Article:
I have an ASP.NET (VB) with 47 pages. The problem is that it’s in 10 different languages, although 98% just use English. I have 5 master pages. I’ve read Google Webmaster Tools, but I’m still confounded.

I’m reading about how Microdata is the way to go. Does this mean I should put itemtype and itemprop span and div tags in my master pages, or should I do all of my 47 pages (.resx resource files) separately? The main key phrase I want throughout search results is "machine vision".

For instance, the first couple sentences on my "about.aspx" page are:

<span itemprop="name">USS Vision Inc.</span> (USS) is a privately-owned company 
with headquarters in <span itemprop="locality">Detroit, Michigan, USA</span>. We 
design, engineer, produce, and integrate special machine vision 
error-proofing products and <a href="http://www.ussvision.com/services/" 
target="_self" itemprop="url">services</a> that create lean factories by improving 
the quality of manufactured products, and by significantly reducing manufacturing 
costs through advanced automation.

Am I doing this right, or how would I do this if I’m not? Should I use the itemprop="url" or other Rich snippets for every link in my website? I mean, do I need to add an itemprop to just about everything, or can I just alter my master pages?

1 Answer 1


Where possible, amend your website's template files to use microdata. For example, in most implementations, it should be straightforward to add microdata to common elements like titles, images and so on. However, weaving microdata into complex pieces of text, like a biography or a news article, can probably only be done on a page-by-page basis in most cases.

Your example code lacks itemscope and itemtype, which will give the context to your itemprop. For example, you've used itemprop="name": name of what? The syntax works like this:

 <div itemscope itemtype="http://schema.org/Person">
   <span itemprop="name">Jane Doe</span>

You can see the full example (and others) on the schema.org website, and you can test your code with Google's Structured Data Testing Tool.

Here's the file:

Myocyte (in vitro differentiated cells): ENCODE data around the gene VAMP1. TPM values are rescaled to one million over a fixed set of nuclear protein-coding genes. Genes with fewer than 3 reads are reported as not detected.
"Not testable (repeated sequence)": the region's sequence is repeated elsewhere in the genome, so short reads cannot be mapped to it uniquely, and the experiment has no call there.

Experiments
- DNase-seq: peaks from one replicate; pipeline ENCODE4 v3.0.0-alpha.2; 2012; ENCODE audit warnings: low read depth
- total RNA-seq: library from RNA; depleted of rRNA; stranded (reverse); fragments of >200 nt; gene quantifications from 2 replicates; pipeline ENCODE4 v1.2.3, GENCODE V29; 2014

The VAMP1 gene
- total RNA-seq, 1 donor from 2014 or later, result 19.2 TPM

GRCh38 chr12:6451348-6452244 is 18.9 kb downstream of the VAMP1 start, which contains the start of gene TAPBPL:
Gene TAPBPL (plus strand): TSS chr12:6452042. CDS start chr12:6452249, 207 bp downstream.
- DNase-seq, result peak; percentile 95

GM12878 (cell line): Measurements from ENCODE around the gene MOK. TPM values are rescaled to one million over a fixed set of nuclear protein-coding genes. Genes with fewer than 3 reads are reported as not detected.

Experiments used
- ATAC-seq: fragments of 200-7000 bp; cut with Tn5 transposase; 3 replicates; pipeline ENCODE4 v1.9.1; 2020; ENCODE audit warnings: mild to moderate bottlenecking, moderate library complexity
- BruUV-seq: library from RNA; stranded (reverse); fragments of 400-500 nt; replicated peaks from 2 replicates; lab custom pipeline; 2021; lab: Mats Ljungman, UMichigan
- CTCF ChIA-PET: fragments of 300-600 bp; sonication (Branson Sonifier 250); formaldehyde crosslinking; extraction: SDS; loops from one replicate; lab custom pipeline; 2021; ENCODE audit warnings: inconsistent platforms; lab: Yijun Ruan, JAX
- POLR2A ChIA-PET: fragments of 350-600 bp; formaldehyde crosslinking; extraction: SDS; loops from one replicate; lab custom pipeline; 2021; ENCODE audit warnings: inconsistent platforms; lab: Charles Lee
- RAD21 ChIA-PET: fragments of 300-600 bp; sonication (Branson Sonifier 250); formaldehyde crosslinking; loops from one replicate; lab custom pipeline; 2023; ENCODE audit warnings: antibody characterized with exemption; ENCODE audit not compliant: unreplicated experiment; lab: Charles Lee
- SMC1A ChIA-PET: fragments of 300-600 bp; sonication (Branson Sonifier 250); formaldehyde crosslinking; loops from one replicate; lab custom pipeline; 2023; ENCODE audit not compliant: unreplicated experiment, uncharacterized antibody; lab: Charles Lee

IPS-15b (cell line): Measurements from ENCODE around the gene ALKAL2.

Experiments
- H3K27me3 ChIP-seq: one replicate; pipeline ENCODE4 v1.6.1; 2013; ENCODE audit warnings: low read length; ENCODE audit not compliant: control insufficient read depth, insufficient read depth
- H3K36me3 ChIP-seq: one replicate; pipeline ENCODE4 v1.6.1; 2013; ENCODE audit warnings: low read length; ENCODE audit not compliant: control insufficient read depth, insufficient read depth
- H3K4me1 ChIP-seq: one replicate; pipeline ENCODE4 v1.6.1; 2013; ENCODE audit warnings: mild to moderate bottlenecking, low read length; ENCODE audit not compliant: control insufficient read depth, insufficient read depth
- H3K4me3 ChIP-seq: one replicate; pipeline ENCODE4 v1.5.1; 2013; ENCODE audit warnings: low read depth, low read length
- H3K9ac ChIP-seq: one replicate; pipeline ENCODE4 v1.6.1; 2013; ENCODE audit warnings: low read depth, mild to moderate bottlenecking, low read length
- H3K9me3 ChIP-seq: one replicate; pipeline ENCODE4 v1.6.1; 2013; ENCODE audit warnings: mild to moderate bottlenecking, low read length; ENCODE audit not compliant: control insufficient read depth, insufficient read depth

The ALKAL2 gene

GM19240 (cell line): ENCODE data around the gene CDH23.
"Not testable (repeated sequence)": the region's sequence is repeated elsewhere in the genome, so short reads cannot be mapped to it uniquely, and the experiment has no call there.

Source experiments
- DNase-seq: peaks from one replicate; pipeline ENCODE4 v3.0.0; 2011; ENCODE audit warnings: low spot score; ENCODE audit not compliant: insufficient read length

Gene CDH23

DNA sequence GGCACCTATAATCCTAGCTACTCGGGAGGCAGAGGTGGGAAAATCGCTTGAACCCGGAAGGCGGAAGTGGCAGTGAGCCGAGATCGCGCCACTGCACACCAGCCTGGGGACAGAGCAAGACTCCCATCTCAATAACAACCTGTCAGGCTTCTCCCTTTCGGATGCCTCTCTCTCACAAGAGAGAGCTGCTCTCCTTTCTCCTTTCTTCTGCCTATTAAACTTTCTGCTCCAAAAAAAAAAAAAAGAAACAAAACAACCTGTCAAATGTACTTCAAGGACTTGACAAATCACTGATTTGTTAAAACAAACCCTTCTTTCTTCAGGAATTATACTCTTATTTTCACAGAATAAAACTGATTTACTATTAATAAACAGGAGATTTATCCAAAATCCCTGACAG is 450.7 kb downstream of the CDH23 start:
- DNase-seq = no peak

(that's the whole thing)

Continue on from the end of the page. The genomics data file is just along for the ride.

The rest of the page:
SEO considerations

Bear in mind, microdata does not currently have any direct effect on rankings in search. It is used to produce Rich Snippets, which can greatly enhance the attractiveness and usefulness of your search results in Google, but do not directly enhance ranking (may very well have an indirect influence, though). Here's Google's Matt Cutts talking on this subject just this month.

However, the fact that Google, Bing, Yahoo! et al. are developing and supporting schema.org suggests that it will do more in the future, so it's certainly worth experimenting with beyond what's currently documented as having an effect.

  • Hello @GDav. Thank you for taking the time to read and respond to my question! Your post really cleared up a lot of confusion I had about microdata. I understand now how it doesn't directly increase your SERPS, but makes it more attractive for an end-user to click your link in a SERP. I guess 5 years ago when people were saying social media was a good thing, I'm glad I listened. Likewise, I think I'm going to take a chance on the schema.org thing, as it seems to be the future. Thank you again for the taking the time to provide the information and helpful links! Commented Oct 27, 2012 at 18:49
  • 1
    @JasonWeber - No problem. Happy coding!
    – GDVS
    Commented Oct 27, 2012 at 20:48
  • Thanks @Gdav -- I just tested it, and it's working! It's tedious and a lot of work, but I think it's worth it. I remember 6 years ago when people said social media would be the next big thing. I'm glad I listened. I think schema.org and microdata with rich snippets will, like you said, lead to more clicks and perhaps even indirectly help your SEO. Thanks again for your help! Commented Oct 27, 2012 at 21:00

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